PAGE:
Sabotage inv... [collapsed RBOC rings] [Fascinating Reading]

fkittred at fkittred at
Mon Nov 3 18:12:21 UTC 2003

On Mon, 3 Nov 2003 12:13:45 -0500  "Deepak Jain" wrote:
> Are you sure he wasn't talking about customer-buildings? I bet that 10% is
> to their COs and most of the 90% don't pay to have redundant paths to their
> building. If your business case is not sufficient for VZW or another company
> to build redundantly, they will build folded rings.

No, specifically he was talking about IOF (Inter-Office Facility).  Best
place to see this is Page 56-57, lines 56.12 through 57.17.  Testimony
of Mr. Albert, being cross examined by Nick Whichester of Mid-Maine:

12       ....  The interrogatory that was asked was of your fiber

13       systems, how many of them are configured completely with the

14       full fiber route in the survivable fashion.  Our response to

15       that interrogatory is, of all our IOF system, 10 percent of

16       them are completely configured that way.  The other 90 have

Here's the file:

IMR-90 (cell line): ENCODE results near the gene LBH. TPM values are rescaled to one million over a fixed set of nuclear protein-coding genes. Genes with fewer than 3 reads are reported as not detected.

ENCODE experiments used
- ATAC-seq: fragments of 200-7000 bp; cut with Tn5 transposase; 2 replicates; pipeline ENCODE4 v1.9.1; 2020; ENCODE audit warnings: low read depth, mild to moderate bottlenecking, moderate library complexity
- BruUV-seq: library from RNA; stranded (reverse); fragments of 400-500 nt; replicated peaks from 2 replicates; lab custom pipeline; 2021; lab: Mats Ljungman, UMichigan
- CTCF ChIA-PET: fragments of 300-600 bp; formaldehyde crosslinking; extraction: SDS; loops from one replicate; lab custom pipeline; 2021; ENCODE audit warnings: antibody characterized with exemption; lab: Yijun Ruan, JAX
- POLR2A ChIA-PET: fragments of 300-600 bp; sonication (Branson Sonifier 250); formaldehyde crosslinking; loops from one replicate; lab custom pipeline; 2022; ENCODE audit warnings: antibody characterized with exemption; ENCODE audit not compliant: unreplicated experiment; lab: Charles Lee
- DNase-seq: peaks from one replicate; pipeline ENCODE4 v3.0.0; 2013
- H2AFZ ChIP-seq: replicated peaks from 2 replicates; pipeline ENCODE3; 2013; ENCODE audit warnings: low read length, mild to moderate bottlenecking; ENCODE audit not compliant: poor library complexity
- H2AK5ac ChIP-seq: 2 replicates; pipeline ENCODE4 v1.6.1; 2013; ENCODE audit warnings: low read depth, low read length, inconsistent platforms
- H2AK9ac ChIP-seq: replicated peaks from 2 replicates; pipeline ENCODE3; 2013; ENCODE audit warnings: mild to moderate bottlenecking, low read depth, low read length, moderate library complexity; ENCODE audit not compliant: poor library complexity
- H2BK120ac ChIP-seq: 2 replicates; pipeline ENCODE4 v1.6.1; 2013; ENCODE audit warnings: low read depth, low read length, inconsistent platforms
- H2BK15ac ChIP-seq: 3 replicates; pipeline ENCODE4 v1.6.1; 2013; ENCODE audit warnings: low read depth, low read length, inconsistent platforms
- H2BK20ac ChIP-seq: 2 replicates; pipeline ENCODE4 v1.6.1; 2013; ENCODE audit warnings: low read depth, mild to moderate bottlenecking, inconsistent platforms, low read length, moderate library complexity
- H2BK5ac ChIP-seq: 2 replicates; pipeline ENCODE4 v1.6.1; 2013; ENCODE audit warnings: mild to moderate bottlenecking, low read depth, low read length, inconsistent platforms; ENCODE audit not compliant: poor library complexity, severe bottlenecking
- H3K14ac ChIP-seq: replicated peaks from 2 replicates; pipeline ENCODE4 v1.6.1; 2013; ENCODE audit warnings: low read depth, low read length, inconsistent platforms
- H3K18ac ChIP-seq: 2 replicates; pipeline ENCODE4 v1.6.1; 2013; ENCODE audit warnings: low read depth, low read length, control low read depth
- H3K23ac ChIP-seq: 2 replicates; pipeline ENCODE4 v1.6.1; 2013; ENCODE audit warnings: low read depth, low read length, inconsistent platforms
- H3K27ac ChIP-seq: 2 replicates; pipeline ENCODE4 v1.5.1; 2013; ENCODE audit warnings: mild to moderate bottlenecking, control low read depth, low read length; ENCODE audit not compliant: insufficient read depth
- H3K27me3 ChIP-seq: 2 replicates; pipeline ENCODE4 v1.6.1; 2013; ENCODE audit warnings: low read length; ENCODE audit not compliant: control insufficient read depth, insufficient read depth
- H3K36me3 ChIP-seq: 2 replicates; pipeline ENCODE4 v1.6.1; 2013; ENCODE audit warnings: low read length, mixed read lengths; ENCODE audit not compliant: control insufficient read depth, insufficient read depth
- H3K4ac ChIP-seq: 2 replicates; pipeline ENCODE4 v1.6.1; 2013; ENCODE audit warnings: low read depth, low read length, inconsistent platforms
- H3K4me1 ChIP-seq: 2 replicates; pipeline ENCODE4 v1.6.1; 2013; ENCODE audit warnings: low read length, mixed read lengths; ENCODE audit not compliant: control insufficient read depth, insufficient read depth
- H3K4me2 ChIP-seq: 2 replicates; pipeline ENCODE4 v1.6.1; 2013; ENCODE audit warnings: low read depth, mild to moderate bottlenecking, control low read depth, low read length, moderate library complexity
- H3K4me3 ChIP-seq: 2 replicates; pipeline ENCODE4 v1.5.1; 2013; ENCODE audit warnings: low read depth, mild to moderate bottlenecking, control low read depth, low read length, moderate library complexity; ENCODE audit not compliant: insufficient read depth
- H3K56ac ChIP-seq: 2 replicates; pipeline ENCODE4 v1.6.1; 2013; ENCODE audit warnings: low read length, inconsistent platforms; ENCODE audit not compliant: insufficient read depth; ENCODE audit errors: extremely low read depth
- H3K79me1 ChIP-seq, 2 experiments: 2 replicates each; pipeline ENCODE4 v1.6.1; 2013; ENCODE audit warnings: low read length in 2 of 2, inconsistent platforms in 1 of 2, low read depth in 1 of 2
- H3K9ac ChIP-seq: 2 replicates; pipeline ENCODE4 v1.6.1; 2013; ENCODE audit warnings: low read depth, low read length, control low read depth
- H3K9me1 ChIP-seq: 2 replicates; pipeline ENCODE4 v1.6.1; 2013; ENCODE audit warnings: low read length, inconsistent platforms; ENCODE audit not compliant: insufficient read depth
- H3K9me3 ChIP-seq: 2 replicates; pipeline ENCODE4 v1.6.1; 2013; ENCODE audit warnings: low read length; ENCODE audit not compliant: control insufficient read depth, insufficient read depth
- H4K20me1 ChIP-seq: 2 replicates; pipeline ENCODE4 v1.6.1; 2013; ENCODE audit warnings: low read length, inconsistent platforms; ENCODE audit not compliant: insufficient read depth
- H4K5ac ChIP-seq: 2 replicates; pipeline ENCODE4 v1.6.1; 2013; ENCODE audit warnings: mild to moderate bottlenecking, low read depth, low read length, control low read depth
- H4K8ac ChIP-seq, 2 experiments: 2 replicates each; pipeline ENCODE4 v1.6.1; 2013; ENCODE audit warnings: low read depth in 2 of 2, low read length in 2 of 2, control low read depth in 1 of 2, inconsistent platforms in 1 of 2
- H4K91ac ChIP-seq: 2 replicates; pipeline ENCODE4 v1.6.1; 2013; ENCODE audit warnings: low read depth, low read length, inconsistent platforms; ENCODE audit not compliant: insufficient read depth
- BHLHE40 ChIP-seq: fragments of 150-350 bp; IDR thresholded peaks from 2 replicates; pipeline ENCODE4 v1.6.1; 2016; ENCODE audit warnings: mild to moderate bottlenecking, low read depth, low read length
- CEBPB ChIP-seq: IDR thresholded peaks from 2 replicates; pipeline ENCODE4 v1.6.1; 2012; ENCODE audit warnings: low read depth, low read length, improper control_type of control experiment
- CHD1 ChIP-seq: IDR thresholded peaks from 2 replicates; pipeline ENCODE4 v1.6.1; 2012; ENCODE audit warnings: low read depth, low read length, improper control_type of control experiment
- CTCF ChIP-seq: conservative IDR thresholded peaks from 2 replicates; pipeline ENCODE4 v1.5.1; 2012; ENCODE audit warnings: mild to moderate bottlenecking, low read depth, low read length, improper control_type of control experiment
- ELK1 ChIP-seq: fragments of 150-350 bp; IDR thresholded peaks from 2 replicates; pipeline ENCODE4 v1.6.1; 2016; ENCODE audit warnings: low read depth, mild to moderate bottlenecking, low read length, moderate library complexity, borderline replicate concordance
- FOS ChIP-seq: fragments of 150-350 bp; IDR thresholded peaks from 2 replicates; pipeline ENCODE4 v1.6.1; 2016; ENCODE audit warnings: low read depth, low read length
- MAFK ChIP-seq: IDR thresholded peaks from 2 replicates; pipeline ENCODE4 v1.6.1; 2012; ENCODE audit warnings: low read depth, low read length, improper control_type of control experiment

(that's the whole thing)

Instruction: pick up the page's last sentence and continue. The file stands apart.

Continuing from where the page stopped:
17       got some portion of overlap.

18       MR. WINCHESTER:  Collapsed network, collapsed

19       ring?

20       MR. ALBERT:  Some portion of the routing is a
21        collapsed ring.  That might only just be a section.  It

22        might only be, you know, 10,000 feet, but some portion of

23        them are collapsed rings.  When you look at our maintenance

24        spare quantities for IOF, they are nowhere near, you know,

25        what you would need to throw every single working OC-48 that
 1        we've got out there in the network.  We've got 192 OC-48s in

 2        Maine.  There was one interrogatory we answered with the

 3        snapshot count.  With the quantities that we have,

 4        maintenance spares for IOF, we still don't have the ability

 5        when there is a failure to reroute on a fiber basis

The upshot as I understand it is that Verizon in Maine responds to fiber
cuts by a very manual process of finding the engineer responsible for
the region, having an engineer go into the office, consult a number of
paper maps and then figure out an alternate route.   They then dispatch
technicians to the various COes to string jumpers to route around the
outage.  This process is described in the testimony.

The document makes fascinating reading and is available off the Maine
PUC web site under the "transcripts" section

As I said before, I don't think Maine is unique to Verizon nor Verizon
unique to RBOCs.  I think the fact that some of you find the above
information news is fascinating in and of itself...


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